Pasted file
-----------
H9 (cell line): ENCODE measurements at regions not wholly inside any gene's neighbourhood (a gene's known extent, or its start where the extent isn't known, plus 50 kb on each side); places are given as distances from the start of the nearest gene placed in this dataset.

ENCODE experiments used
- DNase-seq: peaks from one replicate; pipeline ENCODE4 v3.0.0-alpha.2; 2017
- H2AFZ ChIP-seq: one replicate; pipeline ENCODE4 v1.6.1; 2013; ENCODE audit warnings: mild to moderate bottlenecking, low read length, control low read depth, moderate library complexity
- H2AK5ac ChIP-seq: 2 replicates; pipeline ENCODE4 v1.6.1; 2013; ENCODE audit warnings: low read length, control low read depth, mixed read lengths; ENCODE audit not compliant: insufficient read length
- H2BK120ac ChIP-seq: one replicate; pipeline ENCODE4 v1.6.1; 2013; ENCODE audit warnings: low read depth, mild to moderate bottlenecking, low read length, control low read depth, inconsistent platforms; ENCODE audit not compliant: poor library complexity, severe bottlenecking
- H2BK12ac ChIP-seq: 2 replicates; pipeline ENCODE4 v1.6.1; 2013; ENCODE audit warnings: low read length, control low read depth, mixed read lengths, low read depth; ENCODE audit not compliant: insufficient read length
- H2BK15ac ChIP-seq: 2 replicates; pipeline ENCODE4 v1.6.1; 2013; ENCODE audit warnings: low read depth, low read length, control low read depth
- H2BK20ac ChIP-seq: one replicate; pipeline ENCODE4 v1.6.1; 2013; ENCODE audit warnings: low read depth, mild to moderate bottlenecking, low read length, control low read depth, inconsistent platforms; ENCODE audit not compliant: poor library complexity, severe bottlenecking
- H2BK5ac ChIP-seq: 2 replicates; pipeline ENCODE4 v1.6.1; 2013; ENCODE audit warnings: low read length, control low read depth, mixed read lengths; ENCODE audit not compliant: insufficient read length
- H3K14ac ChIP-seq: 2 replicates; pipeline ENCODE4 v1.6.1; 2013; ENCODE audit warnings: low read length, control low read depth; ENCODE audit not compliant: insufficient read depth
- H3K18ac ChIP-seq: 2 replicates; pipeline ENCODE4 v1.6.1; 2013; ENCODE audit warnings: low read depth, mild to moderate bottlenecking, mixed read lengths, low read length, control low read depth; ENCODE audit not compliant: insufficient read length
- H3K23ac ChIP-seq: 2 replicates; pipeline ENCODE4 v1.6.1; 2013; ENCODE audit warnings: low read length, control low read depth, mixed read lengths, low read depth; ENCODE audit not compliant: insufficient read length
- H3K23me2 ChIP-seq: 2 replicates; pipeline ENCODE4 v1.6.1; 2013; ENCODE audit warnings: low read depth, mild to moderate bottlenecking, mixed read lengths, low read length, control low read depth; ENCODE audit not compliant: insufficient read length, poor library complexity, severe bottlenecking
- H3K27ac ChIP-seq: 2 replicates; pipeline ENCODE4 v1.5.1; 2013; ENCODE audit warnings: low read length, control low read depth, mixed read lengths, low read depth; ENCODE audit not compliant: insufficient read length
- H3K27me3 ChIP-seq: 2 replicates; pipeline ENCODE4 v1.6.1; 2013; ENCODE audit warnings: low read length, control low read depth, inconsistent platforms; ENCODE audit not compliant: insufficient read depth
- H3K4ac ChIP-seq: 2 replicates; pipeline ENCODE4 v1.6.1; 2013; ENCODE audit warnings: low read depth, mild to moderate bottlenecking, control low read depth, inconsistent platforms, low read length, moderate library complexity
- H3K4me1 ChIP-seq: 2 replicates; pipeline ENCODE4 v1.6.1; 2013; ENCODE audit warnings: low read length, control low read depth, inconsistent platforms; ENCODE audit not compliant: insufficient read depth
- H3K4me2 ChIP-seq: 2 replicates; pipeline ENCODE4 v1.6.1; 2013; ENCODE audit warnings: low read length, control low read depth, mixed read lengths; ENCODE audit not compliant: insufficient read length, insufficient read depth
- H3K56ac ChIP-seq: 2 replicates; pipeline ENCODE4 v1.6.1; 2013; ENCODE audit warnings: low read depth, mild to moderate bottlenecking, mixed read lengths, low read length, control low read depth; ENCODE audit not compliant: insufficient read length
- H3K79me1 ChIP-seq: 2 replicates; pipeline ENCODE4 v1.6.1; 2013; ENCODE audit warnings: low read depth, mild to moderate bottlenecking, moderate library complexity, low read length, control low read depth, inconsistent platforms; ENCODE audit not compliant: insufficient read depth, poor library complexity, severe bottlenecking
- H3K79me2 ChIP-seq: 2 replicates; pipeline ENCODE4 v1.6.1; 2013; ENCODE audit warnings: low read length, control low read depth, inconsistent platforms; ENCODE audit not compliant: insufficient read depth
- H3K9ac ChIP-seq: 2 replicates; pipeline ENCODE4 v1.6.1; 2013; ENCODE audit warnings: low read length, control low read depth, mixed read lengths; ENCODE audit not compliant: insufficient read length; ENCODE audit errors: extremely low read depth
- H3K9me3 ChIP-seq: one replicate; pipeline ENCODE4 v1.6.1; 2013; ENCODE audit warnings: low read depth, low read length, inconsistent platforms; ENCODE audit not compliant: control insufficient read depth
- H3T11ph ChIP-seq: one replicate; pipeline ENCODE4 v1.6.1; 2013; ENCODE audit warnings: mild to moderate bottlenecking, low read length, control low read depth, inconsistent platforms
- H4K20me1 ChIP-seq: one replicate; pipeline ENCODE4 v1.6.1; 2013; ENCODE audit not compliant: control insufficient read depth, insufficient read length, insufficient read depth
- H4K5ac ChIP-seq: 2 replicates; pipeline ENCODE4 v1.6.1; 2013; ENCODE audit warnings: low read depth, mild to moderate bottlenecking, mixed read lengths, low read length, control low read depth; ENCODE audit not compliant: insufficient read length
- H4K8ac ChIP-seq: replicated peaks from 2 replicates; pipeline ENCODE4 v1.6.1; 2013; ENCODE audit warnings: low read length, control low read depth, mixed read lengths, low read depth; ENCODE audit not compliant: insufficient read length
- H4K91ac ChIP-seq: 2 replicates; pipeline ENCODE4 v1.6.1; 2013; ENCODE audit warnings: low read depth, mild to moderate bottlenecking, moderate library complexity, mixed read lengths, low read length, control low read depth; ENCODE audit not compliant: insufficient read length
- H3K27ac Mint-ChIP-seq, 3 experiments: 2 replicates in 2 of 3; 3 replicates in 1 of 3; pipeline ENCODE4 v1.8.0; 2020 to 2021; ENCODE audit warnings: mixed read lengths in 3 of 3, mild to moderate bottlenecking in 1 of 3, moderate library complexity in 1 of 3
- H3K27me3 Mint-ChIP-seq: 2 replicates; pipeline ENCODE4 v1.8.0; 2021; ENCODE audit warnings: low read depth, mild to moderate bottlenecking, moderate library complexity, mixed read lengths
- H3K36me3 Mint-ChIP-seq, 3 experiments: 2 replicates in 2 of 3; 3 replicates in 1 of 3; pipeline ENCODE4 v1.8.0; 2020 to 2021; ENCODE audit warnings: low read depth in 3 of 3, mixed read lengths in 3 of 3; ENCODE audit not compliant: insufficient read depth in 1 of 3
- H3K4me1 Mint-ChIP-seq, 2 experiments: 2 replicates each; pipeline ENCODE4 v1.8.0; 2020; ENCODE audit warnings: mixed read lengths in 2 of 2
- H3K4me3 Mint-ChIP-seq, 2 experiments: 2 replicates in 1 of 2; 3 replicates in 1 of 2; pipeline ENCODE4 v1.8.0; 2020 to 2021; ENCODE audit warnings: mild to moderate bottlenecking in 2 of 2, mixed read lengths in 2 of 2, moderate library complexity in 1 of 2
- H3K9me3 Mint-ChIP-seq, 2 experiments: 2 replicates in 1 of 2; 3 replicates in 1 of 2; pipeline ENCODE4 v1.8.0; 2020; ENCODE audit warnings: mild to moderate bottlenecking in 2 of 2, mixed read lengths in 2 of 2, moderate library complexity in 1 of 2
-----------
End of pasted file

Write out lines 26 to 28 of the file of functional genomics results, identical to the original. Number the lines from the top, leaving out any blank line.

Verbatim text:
- H4K20me1 ChIP-seq: one replicate; pipeline ENCODE4 v1.6.1; 2013; ENCODE audit not compliant: control insufficient read depth, insufficient read length, insufficient read depth
- H4K5ac ChIP-seq: 2 replicates; pipeline ENCODE4 v1.6.1; 2013; ENCODE audit warnings: low read depth, mild to moderate bottlenecking, mixed read lengths, low read length, control low read depth; ENCODE audit not compliant: insufficient read length
- H4K8ac ChIP-seq: replicated peaks from 2 replicates; pipeline ENCODE4 v1.6.1; 2013; ENCODE audit warnings: low read length, control low read depth, mixed read lengths, low read depth; ENCODE audit not compliant: insufficient read length